Thyroid scintigraphy is a method of radiological examination of the functional activity of thyroid tissue and nodules, based on the assessment of the accumulation of a radioindicator. Scintigraphy allows us to judge the morphology, topography and size of the thyroid gland, to identify its focal and diffuse changes, to identify and differentiate “hot” (hormonally active) and “cold” (functionally inactive) nodes of the gland. Before thyroid scintigraphy, the patient is injected with a microdose of a radiopharmaceutical (iodine isotope I131, I123 or technetium Tc99) capable of accumulating in thyroid tissue and in nodes, then its distribution is evaluated using a gamma camera and a series of scintigrams.
Thyroid scintigraphy serves as a method of clarifying diagnostics and, unlike CT, ultrasound and MRI, has a lower resolution and gives a less clear image of the organ. The advantage of thyroid scintigraphy is the possibility of visual assessment of the level of hormonal activity of normal thyroid tissue and foci of compaction. The technique helps to detect ectopia or possible fragments of thyroid tissue after removal of the gland. The study cannot accurately diagnose the goodness or malignancy of the node, although it suggests the presence of oncological alertness.
Scintigraphy of the thyroid gland with Tc 99 preparation allows to detect metastatic lesion of regional (submandibular, cervical) lymph nodes. The procedure has a low radiation load: the radiation dose is lower compared to other methods (in particular, X-ray), and the radioisotopes used are quickly washed out of the body.
After thyroid ultrasound and hormonal examination, scintigraphy is indicated in case of detection of anatomical and functional pathology – focal and diffuse changes of the gland, ectopia of thyroid tissue, hyper- and hypothyroidism. Thyroid scintigraphy may be prescribed by an endocrinologist to monitor the effectiveness of drug treatment, identify possible changes in the thyroid gland and lymph nodes.
The study is performed at the preoperative stage to determine the scope of surgical intervention; in the postoperative period – to assess the results of surgery (hemithireectomy, thyroidectomy or subtotal resection of the thyroid gland). Thyroid scintigraphy is performed in patients under dispensary supervision after thyroidectomy for medullary or differentiated thyroid cancer in order to detect residual tumor tissues and metastases.
Methodology of conducting
Before thyroid scintigraphy, it is required to stop taking any iodine-containing drugs: L-thyroxine 3 weeks before the study, mercaptisol and propylthiuracil – 5 days before. Thyroid scintigraphy should not be performed earlier than three weeks after the CT scan using a contrast agent containing iodine. If the patient is a nursing mother, it is necessary to inform the radiologist conducting thyroid scintigraphy about this.
Scintigraphy is a non-invasive examination that does not give side effects. 20-30 minutes before thyroid scintigraphy, a radiopharmaceutical containing microdoses of iodine (I) or technetium (Tc) isotopes is administered intravenously to the patient. Then the patient is placed in a supine position in a special gamma camera to scan the radiation emitted by radioisotopes absorbed by thyroid tissues. Snapshots are taken within 5-15 minutes. Distribution of the radioactive drug in the thyroid gland tissues (i.e. functional activity of tissues) is evaluated in the image by the density of the background (dark, light) and by color.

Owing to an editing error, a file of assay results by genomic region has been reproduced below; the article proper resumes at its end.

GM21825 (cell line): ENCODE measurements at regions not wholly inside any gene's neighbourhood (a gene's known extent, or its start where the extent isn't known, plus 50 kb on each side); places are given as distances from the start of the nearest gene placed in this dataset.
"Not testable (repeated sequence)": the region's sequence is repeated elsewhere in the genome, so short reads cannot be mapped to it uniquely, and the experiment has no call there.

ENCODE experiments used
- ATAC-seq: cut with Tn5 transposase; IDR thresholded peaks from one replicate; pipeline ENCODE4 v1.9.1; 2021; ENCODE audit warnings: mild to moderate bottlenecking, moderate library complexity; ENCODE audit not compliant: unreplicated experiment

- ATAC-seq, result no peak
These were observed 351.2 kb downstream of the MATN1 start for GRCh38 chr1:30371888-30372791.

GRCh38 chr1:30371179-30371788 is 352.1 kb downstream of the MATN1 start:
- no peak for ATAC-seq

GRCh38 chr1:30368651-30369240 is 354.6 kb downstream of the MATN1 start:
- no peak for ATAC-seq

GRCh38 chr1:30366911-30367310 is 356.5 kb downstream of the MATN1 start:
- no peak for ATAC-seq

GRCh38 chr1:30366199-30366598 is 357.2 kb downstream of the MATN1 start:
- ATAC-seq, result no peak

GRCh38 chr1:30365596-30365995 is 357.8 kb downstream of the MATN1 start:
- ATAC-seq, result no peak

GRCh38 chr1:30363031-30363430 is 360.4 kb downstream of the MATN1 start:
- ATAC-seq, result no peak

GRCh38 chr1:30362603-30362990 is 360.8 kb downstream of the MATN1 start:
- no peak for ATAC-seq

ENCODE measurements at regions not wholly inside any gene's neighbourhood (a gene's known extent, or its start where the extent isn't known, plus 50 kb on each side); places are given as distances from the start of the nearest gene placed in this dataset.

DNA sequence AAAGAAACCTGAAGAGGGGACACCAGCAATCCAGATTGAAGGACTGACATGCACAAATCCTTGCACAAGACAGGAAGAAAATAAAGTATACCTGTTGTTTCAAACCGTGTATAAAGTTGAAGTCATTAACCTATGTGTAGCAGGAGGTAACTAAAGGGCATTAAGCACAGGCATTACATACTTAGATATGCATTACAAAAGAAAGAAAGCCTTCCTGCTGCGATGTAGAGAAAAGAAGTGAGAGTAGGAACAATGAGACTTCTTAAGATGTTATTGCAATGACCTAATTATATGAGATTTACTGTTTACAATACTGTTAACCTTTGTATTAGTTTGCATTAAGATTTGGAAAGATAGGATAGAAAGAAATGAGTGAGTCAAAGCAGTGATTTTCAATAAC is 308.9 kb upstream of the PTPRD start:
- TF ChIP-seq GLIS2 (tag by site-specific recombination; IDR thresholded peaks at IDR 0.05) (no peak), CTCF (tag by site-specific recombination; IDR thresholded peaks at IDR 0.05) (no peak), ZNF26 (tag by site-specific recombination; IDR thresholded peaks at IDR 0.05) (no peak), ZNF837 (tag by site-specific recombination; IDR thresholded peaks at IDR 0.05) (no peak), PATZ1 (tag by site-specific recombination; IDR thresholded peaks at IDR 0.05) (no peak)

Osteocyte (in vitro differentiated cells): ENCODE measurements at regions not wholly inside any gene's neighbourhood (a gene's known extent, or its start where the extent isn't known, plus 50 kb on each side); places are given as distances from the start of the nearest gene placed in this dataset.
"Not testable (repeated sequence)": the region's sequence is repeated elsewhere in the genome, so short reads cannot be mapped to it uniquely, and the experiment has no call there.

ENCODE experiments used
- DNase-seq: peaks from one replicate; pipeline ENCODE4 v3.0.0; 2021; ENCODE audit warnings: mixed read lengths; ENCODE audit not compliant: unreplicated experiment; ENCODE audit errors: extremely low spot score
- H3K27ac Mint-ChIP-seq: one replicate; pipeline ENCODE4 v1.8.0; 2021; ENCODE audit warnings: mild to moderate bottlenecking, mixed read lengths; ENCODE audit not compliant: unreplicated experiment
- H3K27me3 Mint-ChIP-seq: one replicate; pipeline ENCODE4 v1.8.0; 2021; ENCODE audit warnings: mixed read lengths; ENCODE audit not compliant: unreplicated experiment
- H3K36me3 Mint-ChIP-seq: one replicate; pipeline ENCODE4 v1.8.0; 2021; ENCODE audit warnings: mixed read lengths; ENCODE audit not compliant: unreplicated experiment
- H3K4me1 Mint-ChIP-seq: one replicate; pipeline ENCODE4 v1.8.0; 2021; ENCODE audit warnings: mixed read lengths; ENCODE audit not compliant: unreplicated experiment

Interpretation of results
Normally, all parts of the thyroid gland accumulate the injected radioisotope evenly, so on the scan they look like two dark symmetrical oval sections resembling a butterfly in shape. According to thyroid scintigraphy, lighter areas in certain areas of the thyroid gland are considered as insufficiently saturated with radioisotope, therefore, not producing hormones, and are called “cold” foci. Darkened places, as intensely saturated and hormonally active, are called “hot” foci.
With diffuse toxic goiter, thyroid scintigraphy reveals an increase in all parts of the gland with a uniform distribution of radioisotope in them, while the cumulative function is significantly increased. Scintigraphy of the thyroid gland in acute thyroiditis shows the absence of inclusion of radioactive iodine in the affected area, in the subacute form of granulomatous thyroiditis – a noticeable decrease in the cumulative function.
Toxic adenoma on scintigrams is visualized as a “hot” node, while the surrounding tissue is very weak or not colored at all (a symptom of “stealing” – the node absorbs almost the entire drug). A picture of a “hot” node in thyroid scintigraphy is also given by a nodular thyrotoxic goiter. “Cold” nodes can be detected in thyroiditis, cysts, involution and fibrosis, as well as thyroid cancer.
This method of diagnostic cannot provide accurate information about the morphology of nodular formations. The only reliable criterion for the diagnosis of thyroid cancer are the results of a fine needle biopsy. In order to detect metastases (papillary, follicular cancer) in which iodine does not accumulate, endocrinology uses whole-body scintigraphy or other imaging studies, for example, positron emission tomography (PET).
Risks of research
During scintigraphy, a certain dose of radiation is injected into the body together with a radiopharmaceutical. However, its power does not exceed the level of radioactive radiation that accompanies chest X-ray or CT. Microdoses of radioisotopes used in scintigraphy are soon removed from the thyroid gland by natural routes, for which the use of an increased volume of fluid is recommended. Complications of thyroid scintigraphy associated with a damaging effect on the body were not noted.